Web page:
‘Jumalten aika’ the latest Moonsorrow epic
John Darr | Monday, April 11, 2016
There is a quality threshold that a piece of art can cross in order to transcend the limitations of its genre. One second, a group of teenagers is laughing at the pointlessness of an abstract art exhibit, and the next minute they’re breathless in front of a Pollack. Your mother, an avowed enemy of all things hip-hop, can’t help but ask you to play Kendrick Lamar’s “I” for the seventh time in a row. Your hatred of romantic comedies dies within the first 10 minutes of “Before Sunrise.” Sure, some such instances of “crossover success” has more to do with the combination of one genre with another so that fans of either genre can use the work as an entry point into the other one. But sometime a work is so uncompromisingly successful at using the elements of its form that it achieves something close to an ideal that simply demands the respect of anyone who comes into contact with it.
Enter “Jumalten aika,” the eighth full-length record by black metal giants Moonsorrow. From an outsider perspective, the world of metal can seem ridiculous and even comical in almost every aspect from its reverence for all sorts of mythologies and belief systems, its elaborate and overblown cover art style and its unrelentingly serious self-image. The reverence with which metal fans describe their favorite works is all-too-easily made fun of in a music scene that purports a hip brand of self-aware dispassion. But with “Jumalten aika,” Moonsorrow has seized the elements at the heart of black metal — tidal waves of riffing guitars, a relentlessly precise rhythm section and the signature yowled vocals of a long-maned frontman — and crafted a masterwork of unequivocal awe.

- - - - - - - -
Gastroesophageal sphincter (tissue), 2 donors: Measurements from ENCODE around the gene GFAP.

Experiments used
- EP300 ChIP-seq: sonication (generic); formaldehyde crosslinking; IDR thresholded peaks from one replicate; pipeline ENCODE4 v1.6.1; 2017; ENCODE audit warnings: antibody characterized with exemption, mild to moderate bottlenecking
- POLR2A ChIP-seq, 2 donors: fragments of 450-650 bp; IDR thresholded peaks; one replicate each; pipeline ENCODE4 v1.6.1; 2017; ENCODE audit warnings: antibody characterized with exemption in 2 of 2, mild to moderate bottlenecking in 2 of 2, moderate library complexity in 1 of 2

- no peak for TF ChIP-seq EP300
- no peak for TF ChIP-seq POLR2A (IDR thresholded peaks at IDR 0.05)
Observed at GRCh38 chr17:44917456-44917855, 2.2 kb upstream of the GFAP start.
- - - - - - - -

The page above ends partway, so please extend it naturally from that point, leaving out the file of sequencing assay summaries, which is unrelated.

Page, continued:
The record begins with the ripple of a brook and whispering wind carrying over a wide plain, seemingly crawling out of some distant, barely-visible space on an epic mountainous landscape. A flute melody peels out of the silence, followed by the roll of a hand drum — the full effect is that of a battle destined to erupt from tall grass. Soon come the chanting choral vocals, swelling with the beat of the drum and a subtle beat of a zither as shakers and bells rattle in soft rhythms. And then, with a final barrage of drums, the song bursts into its blistering form, unleashing a full-on black metal assault.
It’s a perfect representation of the music to come. Moonsorrow enriches the noisy, unforgiving walls of black metal sound with vivid sonic color, seamlessly melding massive guitar riffs with soaring violin arrangements and trading off between gorgeous, peaceful stretches of Scandinavian folk music and blistering breakdowns without a hitch. It recalls the balance struck in the best of the epic fantasy genre, using the rich colors of an imagined world to balance out the force and violence of the conflict at the heart of the work’s story: This is music to kill dragons to.
And yet, given Moonsorrow’s no-holds-barred take on instrumentation and song-structure, they never fall into indulgence. Each song has, at its core, a set of brilliantly crafted and structured melodies and rhythms that are structured without any filler in-between. Instead of using their strengths as a crutch to allow for moments of laziness or tangential rambling, Moonsorrow pares down each song to its core on “Jumalten aika” in order to craft a set of songs that never fail to thrill. Whether or not you have ever thrashed your head like Willow Smith at a metal concert, dreamed of leading an army across the great plains of a university quad or let out the roar of a dragonborn after fully destroying a particularly monstrous test, “Jumalten aika” provides a wonderful gateway into the world of metal while standing as a testament to the potential of the genre.